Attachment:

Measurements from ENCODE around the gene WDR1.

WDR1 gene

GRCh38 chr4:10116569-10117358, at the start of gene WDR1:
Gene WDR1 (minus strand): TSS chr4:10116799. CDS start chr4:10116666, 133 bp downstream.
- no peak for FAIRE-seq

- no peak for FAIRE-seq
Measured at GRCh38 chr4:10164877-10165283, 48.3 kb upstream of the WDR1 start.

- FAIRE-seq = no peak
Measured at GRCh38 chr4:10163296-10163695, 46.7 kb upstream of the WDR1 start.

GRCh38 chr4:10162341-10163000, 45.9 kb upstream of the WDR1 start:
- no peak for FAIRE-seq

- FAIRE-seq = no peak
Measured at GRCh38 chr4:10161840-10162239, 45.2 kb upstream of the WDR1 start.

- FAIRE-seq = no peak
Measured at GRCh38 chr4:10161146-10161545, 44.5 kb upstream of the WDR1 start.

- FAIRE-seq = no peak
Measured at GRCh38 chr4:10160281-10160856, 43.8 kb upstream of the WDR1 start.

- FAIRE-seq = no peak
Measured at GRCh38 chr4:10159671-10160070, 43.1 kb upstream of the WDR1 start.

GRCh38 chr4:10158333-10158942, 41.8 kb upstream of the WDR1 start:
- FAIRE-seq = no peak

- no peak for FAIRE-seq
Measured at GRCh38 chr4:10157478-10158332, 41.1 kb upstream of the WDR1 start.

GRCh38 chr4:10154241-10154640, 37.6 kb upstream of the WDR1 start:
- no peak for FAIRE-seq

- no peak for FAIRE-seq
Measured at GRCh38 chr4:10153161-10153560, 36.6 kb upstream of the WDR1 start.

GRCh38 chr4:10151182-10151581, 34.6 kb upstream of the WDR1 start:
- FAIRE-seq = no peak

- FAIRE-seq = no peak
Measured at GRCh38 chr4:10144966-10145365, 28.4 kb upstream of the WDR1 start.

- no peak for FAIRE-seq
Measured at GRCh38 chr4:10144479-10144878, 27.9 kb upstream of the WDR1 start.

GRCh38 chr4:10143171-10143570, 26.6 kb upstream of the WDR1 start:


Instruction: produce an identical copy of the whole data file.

Measurements from ENCODE around the gene WDR1.

WDR1 gene

GRCh38 chr4:10116569-10117358, at the start of gene WDR1:
Gene WDR1 (minus strand): TSS chr4:10116799. CDS start chr4:10116666, 133 bp downstream.
- no peak for FAIRE-seq

- no peak for FAIRE-seq
Measured at GRCh38 chr4:10164877-10165283, 48.3 kb upstream of the WDR1 start.

- FAIRE-seq = no peak
Measured at GRCh38 chr4:10163296-10163695, 46.7 kb upstream of the WDR1 start.

GRCh38 chr4:10162341-10163000, 45.9 kb upstream of the WDR1 start:
- no peak for FAIRE-seq

- FAIRE-seq = no peak
Measured at GRCh38 chr4:10161840-10162239, 45.2 kb upstream of the WDR1 start.

- FAIRE-seq = no peak
Measured at GRCh38 chr4:10161146-10161545, 44.5 kb upstream of the WDR1 start.

- FAIRE-seq = no peak
Measured at GRCh38 chr4:10160281-10160856, 43.8 kb upstream of the WDR1 start.

- FAIRE-seq = no peak
Measured at GRCh38 chr4:10159671-10160070, 43.1 kb upstream of the WDR1 start.

GRCh38 chr4:10158333-10158942, 41.8 kb upstream of the WDR1 start:
- FAIRE-seq = no peak

- no peak for FAIRE-seq
Measured at GRCh38 chr4:10157478-10158332, 41.1 kb upstream of the WDR1 start.

GRCh38 chr4:10154241-10154640, 37.6 kb upstream of the WDR1 start:
- no peak for FAIRE-seq

- no peak for FAIRE-seq
Measured at GRCh38 chr4:10153161-10153560, 36.6 kb upstream of the WDR1 start.

GRCh38 chr4:10151182-10151581, 34.6 kb upstream of the WDR1 start:
- FAIRE-seq = no peak

- FAIRE-seq = no peak
Measured at GRCh38 chr4:10144966-10145365, 28.4 kb upstream of the WDR1 start.

- no peak for FAIRE-seq
Measured at GRCh38 chr4:10144479-10144878, 27.9 kb upstream of the WDR1 start.

GRCh38 chr4:10143171-10143570, 26.6 kb upstream of the WDR1 start: